I don't know why the rear strap appears to line up perfectly and the front is way off. Not sure if the mount was re-welded in a new position......would NOT surprise me if that was the case!!!!

BUT, you are correct, the straps are the same as a common car.....Alfa...Fiat..... and there is a short and a long version.

Now, if I could just recall where it was that I saw that info.......CRS is a beyatch!!!!




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Last edited by George P
Thanks to everyone for the pics! I'll take a few shortly and add to the post. Afaik the short hanger (same part on Panteras)is 60mm between centers and is a common Alfa part. The long one was hard to find but is also Alfa. The new part now on my car measures 90mm between centers; it was supposedly from an Guilietta 750 101 (1956-64) but probably others models as well; found a reproduction set ~ 2 years ago. Maybe it's a more common part now. Anyway, on 8MA1010, due to the Hall header dimensions, 105mm between centers would actually be ideal. I THINK w/ pure stock exhaust parts the 90mm version would fit (can anyone confirm? - can't find my heavily baked OEM parts tonight to check!) Interestingly the new 'factory-sold' set illustrated in Lee's post does not have the 60:90 size ratio I'd expect...more like ~60:75?
Pinning down these Goose parts is never easySmiler

Oh, the answer was always there: the Mangusta Parts manual that Bosswrench scanned and posted on the POCA website shows the fiat 1300/1800 part numbers for both the short and long hangers, both are still available; 

 4066081 long front

 4035175 shorter rear

Still, this doesn't mean a perfect fit--at least, it seems the Ansa DT0127 and DT0137 Mangusta mufflers have a shorter front strap, either/and the Hall headers I have position a little lower (even though I bought this combination from Hall in 1985). Good news, adjusting the strap is easy enough. 

 You may have seen that  "Ansa Classic" will make you original headers or mufflers, each for about 2000 euros each...I can't find it now, but CarID had Ansa mufflers for about $750 a pair, apparently USA made with polished stainless (instead of chrome) tips.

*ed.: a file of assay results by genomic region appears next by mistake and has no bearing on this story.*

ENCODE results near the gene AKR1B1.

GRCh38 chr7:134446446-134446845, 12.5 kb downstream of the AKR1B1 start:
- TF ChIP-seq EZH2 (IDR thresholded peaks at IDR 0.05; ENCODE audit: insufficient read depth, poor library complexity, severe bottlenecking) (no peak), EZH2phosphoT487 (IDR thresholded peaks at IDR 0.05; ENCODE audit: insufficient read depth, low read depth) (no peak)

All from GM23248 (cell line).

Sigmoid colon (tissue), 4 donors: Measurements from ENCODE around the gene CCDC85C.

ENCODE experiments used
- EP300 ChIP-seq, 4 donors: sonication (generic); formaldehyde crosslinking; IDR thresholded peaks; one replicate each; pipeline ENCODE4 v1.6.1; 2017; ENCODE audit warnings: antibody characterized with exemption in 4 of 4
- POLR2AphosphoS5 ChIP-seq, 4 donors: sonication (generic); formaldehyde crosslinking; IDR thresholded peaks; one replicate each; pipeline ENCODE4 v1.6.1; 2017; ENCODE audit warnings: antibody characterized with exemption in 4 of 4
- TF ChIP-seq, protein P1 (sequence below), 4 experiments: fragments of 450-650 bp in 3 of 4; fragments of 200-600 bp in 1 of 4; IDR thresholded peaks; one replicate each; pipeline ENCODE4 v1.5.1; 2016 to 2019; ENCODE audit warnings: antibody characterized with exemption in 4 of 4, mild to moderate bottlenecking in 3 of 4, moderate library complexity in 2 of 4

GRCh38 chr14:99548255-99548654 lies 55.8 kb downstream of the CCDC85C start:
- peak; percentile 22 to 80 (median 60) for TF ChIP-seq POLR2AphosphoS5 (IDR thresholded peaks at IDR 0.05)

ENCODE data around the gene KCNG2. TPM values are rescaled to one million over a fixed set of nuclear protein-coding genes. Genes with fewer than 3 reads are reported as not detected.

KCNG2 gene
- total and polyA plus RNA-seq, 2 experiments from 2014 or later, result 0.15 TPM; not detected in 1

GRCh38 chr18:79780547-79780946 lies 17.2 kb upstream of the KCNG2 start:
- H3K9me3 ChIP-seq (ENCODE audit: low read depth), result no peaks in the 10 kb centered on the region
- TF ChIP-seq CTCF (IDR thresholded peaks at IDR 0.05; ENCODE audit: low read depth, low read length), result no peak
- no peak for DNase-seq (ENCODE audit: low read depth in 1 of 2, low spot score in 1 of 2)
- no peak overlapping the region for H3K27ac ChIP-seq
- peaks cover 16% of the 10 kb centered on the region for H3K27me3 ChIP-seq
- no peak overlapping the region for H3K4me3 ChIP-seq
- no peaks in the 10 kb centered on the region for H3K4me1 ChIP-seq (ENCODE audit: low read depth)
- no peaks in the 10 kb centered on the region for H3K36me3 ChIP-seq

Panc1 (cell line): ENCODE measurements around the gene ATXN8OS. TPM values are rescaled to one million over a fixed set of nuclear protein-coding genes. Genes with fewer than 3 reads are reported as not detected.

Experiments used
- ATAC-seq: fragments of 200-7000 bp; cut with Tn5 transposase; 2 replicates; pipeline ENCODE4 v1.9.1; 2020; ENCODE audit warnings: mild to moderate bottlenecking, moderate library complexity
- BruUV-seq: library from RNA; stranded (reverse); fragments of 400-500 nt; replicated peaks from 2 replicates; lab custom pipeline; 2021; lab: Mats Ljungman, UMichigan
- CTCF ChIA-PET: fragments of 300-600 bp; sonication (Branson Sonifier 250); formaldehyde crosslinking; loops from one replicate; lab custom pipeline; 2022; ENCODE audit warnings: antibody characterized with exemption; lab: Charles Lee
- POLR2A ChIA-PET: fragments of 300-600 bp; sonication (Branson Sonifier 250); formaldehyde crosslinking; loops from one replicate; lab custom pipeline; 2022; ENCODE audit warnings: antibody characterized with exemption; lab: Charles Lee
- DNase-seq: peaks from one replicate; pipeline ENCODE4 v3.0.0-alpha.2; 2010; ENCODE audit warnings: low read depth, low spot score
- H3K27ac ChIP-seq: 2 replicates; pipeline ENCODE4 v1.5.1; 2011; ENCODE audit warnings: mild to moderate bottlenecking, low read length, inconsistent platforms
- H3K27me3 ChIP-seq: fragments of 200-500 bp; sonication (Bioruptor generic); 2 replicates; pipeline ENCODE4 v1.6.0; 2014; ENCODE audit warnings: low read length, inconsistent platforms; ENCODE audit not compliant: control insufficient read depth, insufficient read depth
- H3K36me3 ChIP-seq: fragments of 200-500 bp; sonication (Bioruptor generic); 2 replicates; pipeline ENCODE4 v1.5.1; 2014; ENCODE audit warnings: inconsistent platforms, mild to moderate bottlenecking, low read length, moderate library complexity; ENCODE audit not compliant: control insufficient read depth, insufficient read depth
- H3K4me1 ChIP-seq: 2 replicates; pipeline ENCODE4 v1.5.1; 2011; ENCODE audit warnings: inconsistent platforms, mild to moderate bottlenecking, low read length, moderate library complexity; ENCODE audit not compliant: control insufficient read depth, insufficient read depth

For the life of me, I cannot find gaskets on the shelf that fit...I'm still using ones I cut by hand--Lee   

goose exhaust hangers part number


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  • goose exhaust hangers part number
Last edited by leea

Just realized my copy of the hand drawn part list doesn't have the last two columns shown there...lots of useful data cut off for some reason. So Jack, thanks for all the work making good copies available, and Lee thanks for the head's-up!

Steve listed the following collector gasket # some years back and it looks to be still valid: ROL EG24154.  The disadvantage he noted was the bolt circle is a bit small - - -   I *think* c. 40mm bolt circle radius is needed for an easy no-fuss fit so this would require some modificaiton.

Trying NOT to go there I ended up going with SCE 4203, all-copper type - good bolt circle size although the main diameter is a TAD smaller than optimal. (Might loose a HP or two due to that....)  I can't find 4203 in the SCE catalog on line (!) now but it is still listed at Summit Racing.

I wish Pantera style donut seals fit the Mangusta design.  The stock Goose parts might have lined up perfectly but I had to work at getting the flanges more-or-less parallel with all the new 'replacement' parts fitted

SCE 4203




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  • SCE 4203
Last edited by George P

Nate, you just found one of the problems with loose-leaf factory sheets masquerading as 'parts lists': individual pages easily get lost. What I'm trying to do in my small way is preserve as much info as possible by spreading it out to lots of available sources. The Forums do much the same but documentation then becomes an individual's responsibility.